Monday, November 3, 2014

Froonkoonstoon :D

Mary Shelley’s Frankenstein represents interplay of Enlightenment rationalism and Romantic irrationality. Essentially, Victor Frankenstein represents the Enlightenment’s ideas of rationalism, while his creation, the monster, represents the irrationality of romanticism. The Enlightenment and its rationality were focused on science, and all things that are physical. Victor represented these ideals through his constant work in his laboratory, and creation of the monster through research in chemistry and other sciences. Essentially, his fall into a life with no social skills and obsession with the monster represents a condemnation of rationalism. Shelley showed the problems with thinking completely rationally and like an Enlightenment thinker, but also showed the issues with thinking like a Romantic: irrationally. Romantics argued that “the complexity of human experience could not be explained by an inhuman rationalism,” and that is exactly what Victor attempted to do (Smith 2). By creating life and attempting to bend the rules of nature and religion, he tried to explain the complexity of human experience, such as creation, rationally. This essentially caused his downfall, as he could care less about Romantic ventures and was solely focused on rational thought.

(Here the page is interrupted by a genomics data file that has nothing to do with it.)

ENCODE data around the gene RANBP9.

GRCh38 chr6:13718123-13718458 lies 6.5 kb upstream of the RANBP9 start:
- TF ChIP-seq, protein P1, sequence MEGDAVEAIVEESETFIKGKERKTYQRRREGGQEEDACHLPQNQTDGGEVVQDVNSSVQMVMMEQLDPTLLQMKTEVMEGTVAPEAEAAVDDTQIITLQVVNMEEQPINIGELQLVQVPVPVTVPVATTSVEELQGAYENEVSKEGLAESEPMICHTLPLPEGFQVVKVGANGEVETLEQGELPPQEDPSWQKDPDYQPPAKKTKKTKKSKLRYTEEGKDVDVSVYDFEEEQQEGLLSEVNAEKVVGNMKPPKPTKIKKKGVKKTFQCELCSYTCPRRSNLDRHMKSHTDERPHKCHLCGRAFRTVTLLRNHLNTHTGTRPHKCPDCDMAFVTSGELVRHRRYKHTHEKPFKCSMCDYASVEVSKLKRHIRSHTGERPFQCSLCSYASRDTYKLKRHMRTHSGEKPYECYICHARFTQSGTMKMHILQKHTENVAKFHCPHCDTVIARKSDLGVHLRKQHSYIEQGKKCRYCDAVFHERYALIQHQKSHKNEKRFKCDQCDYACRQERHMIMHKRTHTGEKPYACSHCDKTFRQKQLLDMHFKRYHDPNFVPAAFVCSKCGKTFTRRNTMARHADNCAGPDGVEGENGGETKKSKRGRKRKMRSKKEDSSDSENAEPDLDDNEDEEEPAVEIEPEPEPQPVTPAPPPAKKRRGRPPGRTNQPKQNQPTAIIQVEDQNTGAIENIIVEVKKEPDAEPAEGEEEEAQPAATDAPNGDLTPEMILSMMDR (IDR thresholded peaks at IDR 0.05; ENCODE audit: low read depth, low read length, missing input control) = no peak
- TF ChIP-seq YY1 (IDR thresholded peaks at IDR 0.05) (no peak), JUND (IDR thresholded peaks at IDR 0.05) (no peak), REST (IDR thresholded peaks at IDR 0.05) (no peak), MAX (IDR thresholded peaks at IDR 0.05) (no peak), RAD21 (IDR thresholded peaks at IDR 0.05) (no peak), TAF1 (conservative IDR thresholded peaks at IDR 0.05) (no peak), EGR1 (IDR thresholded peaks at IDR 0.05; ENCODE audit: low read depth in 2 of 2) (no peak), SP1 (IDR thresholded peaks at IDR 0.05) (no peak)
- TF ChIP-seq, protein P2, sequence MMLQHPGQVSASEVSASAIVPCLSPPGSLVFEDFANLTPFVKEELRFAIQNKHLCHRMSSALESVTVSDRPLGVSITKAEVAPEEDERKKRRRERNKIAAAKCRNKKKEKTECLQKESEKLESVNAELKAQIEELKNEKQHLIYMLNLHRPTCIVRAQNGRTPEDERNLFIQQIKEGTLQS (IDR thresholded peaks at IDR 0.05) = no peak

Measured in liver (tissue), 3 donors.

On the other hand, the monster represented the Romantic Movement. By relying on his feelings, for example begging Victor to make him a female companion so he can be happy. Essentially, he lets emotions take over his life: “I will revenge my injuries; if I cannot inspire love, I will cause fear, and chiefly towards you my archenemy, because my creator, do I swear inextinguishable hatred” (Shelley 182). The monster even takes it so far to say he will ruin Victor’s life if he does not create someone for him to love. Through this, it’s clear that the monster had a very Romantic way of thought which also caused his downfall, due to his lack of rationality. Overall, Frankenstein still has resonance for our culture as it poses questions that are still relevant today. It questions, initially, the question of technology and science versus morality. Just because we can do something, does that mean we should? It brings up questions of the moral consequences of things such as cloning, which is, in a way, done in Frankenstein. As science becomes more and more powerful in culture and society, the idea of Frankenstein and the monster becomes more and more powerful. We continue to question more and more, is this possible? Could something like this truly happen? These questions make Mary Shelley’s timeless piece live on today and continue to live on for years to come.

Works Cited
Shelley, Mary. Frankenstein. New York: Dover Publications, 1994. Print
Smith, Andrew. Gothic Literature. 2nd ed. Edinburgh: Edinburgh UP, 2013. Questia School. Web. 31 Oct. 2014.